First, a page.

Stardust – Cannonball Read #2

Stardust by Neil Gaiman.  Fantasy, Nouveau Fairytale.

Well, I love me some modern takes on the fairy tale and I love me some Neil Gaiman (Sandman is tha bomb!!!!) so this seemed a prefect choice. More tellingly, I love the movie based on this book. I thought I was set up to love this book but it left me lukewarm.

The book follows Tristran Thorn as he leaves the village of Wall on a quest to win his one true love’s heart. He has marvelous adventures in the land of Faerie and, it being a fairy tale, he wins through to his goal! This is all you really need to know before you read this book in terms of plot. Gaiman’s genius for unique characters is in full effect as he populates both Wall and Faerie with memorable personalities and conceptions of magic.

I didn’t expect the movie to have slavishly copied the book. That always blows – see my opinion of Harry Potter films 1 & 2. There was however a very strong tonal difference between the book and movie.  I might have liked the book  more if I had read it first. Having a different conception of it is really coloring how I feel about it.

The book starts to feel rushed about half way through. The author presents a cornucopia of ideas about the world he has created but doesn’t seem to really follow through on any them, including the main ones. The reader gets glimpses of fascinating beings, races and characters. Gaiman teases and tantalizes by presenting scenarios of immense potential and then never fleshing them out. There was a feeling of unfinished-ness. Like he wrote an outline and added a lot of broad strokes, some interesting details and then hit a deadline and shipped it off.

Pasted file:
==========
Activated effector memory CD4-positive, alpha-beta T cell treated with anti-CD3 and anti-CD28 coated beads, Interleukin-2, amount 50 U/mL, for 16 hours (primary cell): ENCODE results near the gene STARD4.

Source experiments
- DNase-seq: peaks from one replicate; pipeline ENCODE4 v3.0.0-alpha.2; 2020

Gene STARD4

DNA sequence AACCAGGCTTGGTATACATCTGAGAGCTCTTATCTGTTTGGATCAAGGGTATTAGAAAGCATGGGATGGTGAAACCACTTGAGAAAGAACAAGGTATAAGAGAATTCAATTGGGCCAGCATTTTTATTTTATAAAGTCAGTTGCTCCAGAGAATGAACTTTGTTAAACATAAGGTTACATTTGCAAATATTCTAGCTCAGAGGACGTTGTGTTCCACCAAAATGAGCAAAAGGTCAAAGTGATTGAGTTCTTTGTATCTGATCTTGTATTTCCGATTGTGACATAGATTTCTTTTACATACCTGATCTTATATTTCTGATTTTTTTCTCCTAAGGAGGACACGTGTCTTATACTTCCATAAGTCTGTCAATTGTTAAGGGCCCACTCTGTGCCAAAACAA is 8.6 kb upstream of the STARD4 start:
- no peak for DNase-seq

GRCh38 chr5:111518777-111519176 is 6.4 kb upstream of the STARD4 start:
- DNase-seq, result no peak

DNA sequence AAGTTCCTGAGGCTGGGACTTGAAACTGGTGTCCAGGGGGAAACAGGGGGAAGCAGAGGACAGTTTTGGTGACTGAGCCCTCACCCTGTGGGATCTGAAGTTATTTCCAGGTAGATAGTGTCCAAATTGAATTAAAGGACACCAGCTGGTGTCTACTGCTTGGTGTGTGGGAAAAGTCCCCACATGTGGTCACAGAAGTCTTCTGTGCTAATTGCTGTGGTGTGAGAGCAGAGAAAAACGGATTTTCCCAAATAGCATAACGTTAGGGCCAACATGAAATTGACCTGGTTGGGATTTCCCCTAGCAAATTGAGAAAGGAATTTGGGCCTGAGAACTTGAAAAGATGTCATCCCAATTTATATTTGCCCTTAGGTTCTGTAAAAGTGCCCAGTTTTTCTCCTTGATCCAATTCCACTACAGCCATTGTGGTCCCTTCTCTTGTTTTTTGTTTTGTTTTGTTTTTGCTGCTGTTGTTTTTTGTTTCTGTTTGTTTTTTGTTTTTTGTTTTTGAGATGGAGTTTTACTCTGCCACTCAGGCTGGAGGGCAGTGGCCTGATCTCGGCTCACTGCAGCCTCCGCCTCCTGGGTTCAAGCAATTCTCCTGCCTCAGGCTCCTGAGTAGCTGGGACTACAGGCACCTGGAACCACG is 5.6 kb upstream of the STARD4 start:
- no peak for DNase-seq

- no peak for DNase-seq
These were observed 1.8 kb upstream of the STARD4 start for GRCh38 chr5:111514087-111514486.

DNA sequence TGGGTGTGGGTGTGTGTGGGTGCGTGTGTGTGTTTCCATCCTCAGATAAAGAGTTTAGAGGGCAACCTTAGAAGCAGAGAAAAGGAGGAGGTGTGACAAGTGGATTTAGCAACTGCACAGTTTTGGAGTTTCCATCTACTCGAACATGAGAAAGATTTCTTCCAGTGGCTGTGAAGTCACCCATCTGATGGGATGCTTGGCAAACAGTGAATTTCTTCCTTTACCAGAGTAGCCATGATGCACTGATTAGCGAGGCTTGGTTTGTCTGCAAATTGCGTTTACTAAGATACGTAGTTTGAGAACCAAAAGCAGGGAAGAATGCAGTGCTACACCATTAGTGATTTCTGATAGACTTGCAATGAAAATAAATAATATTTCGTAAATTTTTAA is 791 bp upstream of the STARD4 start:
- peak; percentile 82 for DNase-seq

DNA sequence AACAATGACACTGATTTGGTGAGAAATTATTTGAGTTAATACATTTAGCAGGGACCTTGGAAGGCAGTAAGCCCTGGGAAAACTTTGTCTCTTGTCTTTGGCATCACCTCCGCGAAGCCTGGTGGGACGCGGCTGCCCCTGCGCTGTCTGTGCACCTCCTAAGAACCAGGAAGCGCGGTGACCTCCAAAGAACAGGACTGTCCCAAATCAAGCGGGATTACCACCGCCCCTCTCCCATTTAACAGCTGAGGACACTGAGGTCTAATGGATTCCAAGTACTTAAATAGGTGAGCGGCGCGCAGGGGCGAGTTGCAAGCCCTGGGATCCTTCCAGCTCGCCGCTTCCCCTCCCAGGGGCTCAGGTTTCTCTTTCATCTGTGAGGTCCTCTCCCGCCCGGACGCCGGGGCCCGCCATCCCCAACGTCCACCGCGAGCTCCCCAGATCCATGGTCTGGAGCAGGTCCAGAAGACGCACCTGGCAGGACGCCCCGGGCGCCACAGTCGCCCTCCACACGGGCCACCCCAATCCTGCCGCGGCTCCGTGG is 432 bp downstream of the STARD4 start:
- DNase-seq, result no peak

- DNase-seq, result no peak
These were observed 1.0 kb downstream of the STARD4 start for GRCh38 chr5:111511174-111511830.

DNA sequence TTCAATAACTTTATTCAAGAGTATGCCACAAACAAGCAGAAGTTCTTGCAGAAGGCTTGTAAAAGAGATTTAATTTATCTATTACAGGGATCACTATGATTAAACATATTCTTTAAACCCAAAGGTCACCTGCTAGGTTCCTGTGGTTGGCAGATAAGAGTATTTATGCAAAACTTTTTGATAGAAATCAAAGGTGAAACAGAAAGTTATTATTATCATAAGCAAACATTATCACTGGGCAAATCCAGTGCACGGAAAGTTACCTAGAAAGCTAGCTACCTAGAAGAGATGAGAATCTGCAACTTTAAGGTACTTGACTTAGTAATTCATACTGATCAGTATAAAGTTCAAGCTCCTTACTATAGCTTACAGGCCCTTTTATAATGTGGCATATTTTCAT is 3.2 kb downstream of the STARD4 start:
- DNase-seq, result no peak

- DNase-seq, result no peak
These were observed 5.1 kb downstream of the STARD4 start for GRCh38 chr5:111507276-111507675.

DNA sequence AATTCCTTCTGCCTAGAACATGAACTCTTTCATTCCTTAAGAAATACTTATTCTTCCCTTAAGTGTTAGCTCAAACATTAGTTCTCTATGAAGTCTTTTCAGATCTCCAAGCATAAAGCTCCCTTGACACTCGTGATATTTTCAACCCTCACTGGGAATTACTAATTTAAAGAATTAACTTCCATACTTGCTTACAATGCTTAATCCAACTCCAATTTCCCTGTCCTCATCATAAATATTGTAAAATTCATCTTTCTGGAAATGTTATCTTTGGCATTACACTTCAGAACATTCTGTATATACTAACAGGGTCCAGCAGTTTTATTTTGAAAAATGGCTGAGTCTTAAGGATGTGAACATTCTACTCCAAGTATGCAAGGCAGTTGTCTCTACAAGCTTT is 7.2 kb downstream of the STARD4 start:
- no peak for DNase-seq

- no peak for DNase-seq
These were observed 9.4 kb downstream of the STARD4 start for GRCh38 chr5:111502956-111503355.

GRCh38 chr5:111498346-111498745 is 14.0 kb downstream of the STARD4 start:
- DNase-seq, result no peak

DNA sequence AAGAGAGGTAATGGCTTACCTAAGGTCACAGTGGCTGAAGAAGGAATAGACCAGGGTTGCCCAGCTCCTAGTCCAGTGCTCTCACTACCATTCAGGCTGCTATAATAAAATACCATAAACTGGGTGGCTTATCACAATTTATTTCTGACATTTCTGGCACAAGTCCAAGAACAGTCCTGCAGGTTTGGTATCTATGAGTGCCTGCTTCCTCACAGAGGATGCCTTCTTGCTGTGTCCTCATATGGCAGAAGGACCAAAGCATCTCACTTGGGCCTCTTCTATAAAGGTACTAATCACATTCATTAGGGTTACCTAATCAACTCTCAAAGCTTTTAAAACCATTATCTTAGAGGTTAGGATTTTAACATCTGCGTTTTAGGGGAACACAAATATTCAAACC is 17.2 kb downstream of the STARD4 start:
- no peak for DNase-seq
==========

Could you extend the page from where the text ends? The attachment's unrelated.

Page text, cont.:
I am not one to take issue with Gaiman bringing a certain darkness and bittersweetness to the proceedings, it’s sort of his trademark. I guess i just wanted the fairytale to have a happily ever after and Gaiman wrote a  sad ever after ending that left a very bitter taste in my mouth.  A couple of the subplots end either abruptly and/or with a less than satisfying resolution. There isn’t a whole lot of lasting happiness in Faerie as the author makes it a point to remind us that nothing good lasts.

I’d say that unsatisfying sums up my response to this book. A great start, fertile ground, multitudinous ideas, all underdeveloped and topped with sour cream instead of whipped. And read it before you see the movie!! (which I liked way better).


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